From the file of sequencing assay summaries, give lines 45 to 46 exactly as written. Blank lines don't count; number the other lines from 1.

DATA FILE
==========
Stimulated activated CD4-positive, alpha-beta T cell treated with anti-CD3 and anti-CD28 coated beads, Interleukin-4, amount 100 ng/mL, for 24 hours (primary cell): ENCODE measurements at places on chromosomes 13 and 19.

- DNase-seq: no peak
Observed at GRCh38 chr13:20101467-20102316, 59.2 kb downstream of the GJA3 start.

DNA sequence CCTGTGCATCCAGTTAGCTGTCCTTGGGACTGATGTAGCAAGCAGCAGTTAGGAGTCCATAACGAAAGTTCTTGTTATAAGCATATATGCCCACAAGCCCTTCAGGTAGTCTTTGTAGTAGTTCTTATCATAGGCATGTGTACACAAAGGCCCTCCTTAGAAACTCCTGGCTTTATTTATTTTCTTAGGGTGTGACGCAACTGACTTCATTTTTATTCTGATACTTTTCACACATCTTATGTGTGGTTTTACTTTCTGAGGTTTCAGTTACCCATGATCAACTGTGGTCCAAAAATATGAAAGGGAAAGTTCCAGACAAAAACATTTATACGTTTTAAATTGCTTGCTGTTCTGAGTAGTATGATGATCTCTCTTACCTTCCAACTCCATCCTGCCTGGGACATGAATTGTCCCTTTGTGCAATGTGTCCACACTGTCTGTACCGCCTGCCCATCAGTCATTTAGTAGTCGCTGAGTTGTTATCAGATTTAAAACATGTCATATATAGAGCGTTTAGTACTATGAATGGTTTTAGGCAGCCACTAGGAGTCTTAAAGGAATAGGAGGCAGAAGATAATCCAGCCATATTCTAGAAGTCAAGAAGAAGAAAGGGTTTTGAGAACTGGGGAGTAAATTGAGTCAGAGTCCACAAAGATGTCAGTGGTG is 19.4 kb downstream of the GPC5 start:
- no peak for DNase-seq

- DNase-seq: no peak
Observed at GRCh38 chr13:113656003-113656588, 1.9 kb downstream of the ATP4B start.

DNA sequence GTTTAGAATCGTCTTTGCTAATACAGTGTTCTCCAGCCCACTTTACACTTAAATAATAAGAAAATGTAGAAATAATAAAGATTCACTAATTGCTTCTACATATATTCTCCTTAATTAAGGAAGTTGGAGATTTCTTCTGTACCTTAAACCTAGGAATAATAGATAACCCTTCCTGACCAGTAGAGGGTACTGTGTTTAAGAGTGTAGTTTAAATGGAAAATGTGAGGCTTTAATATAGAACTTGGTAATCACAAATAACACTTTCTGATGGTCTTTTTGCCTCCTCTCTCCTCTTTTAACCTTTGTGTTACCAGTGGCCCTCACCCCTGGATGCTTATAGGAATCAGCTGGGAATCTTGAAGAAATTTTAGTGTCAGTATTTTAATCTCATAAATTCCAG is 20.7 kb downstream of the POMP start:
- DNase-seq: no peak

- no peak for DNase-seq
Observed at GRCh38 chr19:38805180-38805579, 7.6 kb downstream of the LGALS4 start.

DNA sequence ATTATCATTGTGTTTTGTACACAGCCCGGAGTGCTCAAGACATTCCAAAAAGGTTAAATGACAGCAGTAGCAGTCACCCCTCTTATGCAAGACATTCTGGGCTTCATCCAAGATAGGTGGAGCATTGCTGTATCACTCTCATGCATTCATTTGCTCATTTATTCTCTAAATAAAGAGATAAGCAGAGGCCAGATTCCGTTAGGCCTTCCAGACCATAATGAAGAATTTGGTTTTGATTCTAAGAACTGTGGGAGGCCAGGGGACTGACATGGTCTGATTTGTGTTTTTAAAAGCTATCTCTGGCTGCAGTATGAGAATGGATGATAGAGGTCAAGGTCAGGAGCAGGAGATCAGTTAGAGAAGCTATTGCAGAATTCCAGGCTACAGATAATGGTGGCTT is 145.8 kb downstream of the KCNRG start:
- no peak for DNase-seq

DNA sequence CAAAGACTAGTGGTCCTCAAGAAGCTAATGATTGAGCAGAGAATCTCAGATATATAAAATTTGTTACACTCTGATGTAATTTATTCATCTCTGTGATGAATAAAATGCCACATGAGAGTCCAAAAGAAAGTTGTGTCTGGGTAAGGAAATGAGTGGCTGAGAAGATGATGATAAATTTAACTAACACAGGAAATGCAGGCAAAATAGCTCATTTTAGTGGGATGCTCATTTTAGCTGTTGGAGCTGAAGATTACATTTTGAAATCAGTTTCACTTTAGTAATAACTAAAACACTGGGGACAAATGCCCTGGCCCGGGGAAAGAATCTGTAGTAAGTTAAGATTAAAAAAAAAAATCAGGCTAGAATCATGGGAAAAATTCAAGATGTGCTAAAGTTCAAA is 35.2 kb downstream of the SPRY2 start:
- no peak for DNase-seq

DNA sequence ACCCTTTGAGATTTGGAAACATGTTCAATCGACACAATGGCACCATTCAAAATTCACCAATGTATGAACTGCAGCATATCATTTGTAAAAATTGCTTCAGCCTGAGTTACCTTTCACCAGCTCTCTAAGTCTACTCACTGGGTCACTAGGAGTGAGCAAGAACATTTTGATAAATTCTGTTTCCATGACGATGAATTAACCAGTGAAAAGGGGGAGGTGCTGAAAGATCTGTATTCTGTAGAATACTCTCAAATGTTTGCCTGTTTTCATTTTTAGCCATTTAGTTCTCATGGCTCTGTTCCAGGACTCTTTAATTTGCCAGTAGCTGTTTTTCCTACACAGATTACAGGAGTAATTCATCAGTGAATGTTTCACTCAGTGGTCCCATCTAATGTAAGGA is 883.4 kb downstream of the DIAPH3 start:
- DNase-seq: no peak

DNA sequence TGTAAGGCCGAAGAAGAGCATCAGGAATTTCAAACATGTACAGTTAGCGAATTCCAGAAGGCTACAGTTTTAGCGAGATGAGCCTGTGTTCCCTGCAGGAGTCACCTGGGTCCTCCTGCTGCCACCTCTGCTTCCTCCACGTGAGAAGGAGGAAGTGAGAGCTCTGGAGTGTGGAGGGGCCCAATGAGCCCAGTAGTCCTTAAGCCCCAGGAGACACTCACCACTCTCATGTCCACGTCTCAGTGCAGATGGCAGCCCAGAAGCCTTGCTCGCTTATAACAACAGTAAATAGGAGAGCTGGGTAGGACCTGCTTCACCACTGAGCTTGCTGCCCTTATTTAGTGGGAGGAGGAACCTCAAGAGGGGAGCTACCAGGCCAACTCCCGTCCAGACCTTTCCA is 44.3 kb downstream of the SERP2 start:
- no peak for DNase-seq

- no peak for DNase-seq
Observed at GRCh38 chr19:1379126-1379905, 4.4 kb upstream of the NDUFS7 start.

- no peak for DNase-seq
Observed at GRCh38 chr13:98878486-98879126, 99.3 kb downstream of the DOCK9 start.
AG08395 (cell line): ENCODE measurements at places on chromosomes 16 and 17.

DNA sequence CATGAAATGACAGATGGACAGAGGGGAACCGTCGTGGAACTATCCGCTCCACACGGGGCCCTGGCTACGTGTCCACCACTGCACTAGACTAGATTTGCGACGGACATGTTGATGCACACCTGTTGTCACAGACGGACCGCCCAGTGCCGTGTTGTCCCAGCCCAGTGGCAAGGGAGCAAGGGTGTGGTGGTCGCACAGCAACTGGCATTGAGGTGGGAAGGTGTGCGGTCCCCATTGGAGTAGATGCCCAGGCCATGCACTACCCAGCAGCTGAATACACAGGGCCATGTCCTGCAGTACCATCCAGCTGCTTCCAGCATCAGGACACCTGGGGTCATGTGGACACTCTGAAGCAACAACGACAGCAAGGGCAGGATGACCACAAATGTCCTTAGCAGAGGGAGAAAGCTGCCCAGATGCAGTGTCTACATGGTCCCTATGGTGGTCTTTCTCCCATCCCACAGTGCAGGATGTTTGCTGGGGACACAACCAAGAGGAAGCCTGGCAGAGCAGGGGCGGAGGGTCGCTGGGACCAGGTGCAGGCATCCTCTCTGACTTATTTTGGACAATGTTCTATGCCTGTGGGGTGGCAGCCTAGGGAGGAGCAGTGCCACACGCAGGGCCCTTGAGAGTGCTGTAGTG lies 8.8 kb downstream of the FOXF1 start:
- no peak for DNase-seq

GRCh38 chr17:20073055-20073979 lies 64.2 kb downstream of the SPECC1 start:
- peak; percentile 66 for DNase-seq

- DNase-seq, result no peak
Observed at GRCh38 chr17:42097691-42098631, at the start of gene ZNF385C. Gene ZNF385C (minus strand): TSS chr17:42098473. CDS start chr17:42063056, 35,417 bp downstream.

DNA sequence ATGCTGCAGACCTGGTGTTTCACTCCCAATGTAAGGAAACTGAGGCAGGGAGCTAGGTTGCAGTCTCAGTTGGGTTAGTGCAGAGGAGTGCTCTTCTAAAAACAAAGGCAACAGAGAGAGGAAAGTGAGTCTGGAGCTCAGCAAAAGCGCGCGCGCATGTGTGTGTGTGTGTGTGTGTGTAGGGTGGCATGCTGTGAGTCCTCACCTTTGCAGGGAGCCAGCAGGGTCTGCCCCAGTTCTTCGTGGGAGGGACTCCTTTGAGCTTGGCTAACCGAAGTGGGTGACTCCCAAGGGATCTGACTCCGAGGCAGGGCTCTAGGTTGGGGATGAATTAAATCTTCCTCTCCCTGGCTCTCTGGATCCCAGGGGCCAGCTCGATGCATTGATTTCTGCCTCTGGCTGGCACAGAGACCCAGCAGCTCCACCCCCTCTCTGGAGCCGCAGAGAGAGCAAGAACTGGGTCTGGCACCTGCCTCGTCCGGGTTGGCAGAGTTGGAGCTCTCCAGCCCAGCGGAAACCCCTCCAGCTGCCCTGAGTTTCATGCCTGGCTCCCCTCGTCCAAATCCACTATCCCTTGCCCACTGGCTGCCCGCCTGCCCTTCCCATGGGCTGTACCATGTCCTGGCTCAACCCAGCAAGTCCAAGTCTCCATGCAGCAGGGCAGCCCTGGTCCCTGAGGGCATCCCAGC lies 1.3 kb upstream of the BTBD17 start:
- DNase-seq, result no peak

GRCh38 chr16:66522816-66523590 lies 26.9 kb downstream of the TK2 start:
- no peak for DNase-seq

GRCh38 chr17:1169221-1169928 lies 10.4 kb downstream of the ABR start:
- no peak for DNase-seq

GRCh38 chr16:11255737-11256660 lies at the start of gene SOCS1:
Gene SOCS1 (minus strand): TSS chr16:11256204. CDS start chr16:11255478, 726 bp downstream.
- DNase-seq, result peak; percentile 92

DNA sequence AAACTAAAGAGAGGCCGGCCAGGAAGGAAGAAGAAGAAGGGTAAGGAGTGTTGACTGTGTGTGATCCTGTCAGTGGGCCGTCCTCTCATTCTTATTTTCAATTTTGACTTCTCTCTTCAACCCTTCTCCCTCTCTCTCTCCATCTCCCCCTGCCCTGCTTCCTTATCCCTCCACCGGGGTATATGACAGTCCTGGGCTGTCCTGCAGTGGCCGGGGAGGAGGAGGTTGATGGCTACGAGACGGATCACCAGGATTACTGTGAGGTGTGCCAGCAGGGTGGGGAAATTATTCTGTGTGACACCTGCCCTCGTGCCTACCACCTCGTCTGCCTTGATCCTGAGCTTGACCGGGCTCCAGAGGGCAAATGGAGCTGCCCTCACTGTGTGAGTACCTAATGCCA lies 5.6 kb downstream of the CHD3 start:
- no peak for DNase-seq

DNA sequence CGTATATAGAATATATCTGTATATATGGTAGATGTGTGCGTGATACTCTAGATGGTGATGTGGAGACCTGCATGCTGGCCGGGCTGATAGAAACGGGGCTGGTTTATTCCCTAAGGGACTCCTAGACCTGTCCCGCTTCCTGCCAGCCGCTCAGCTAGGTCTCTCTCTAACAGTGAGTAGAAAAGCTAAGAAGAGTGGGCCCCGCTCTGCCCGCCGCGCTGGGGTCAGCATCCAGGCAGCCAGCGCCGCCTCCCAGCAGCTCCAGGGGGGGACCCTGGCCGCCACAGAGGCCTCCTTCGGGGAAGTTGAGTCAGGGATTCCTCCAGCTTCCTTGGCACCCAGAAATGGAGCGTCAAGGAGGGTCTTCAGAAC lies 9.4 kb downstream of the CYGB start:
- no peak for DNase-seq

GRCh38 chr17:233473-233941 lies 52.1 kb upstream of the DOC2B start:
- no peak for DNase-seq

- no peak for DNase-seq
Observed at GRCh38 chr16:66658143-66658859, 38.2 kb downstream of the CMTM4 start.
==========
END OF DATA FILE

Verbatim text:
- no peak for DNase-seq

- no peak for DNase-seq